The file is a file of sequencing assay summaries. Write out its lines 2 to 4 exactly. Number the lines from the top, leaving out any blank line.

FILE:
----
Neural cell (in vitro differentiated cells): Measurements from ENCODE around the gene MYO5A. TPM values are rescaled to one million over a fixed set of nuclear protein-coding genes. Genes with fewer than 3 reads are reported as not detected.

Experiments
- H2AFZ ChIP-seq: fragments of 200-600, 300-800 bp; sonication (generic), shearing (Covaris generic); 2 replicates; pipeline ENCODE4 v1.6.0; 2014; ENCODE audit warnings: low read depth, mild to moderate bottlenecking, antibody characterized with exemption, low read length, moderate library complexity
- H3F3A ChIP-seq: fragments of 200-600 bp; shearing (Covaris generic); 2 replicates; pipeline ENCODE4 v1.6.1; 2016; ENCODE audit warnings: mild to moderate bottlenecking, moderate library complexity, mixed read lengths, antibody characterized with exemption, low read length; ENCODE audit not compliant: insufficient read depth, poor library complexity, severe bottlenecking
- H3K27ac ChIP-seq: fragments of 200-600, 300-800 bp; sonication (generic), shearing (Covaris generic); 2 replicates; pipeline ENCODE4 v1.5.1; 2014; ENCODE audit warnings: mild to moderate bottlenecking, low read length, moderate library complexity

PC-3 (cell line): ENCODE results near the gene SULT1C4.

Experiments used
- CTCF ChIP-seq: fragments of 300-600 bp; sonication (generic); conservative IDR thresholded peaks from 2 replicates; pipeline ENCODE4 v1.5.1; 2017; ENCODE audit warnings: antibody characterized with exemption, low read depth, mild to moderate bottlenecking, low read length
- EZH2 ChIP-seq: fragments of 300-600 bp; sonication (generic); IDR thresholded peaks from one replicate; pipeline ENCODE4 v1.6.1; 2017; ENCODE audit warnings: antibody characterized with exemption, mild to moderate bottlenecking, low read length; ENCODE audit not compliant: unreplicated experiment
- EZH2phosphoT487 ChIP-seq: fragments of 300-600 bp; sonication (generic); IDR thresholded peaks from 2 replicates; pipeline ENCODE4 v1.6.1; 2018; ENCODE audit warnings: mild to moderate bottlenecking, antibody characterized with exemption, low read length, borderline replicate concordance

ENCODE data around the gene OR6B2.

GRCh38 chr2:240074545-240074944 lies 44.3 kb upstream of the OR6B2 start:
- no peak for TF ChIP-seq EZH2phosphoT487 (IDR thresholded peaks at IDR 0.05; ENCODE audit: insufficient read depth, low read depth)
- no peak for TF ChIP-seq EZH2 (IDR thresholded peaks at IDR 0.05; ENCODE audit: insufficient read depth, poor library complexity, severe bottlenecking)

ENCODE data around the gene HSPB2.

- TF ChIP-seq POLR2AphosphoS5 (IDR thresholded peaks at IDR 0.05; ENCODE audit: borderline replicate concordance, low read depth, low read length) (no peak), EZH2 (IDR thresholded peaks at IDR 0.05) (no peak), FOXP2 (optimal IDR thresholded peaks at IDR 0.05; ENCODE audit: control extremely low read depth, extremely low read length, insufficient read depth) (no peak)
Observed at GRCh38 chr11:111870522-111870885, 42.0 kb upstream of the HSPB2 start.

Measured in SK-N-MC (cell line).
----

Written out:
Experiments
- H2AFZ ChIP-seq: fragments of 200-600, 300-800 bp; sonication (generic), shearing (Covaris generic); 2 replicates; pipeline ENCODE4 v1.6.0; 2014; ENCODE audit warnings: low read depth, mild to moderate bottlenecking, antibody characterized with exemption, low read length, moderate library complexity
- H3F3A ChIP-seq: fragments of 200-600 bp; shearing (Covaris generic); 2 replicates; pipeline ENCODE4 v1.6.1; 2016; ENCODE audit warnings: mild to moderate bottlenecking, moderate library complexity, mixed read lengths, antibody characterized with exemption, low read length; ENCODE audit not compliant: insufficient read depth, poor library complexity, severe bottlenecking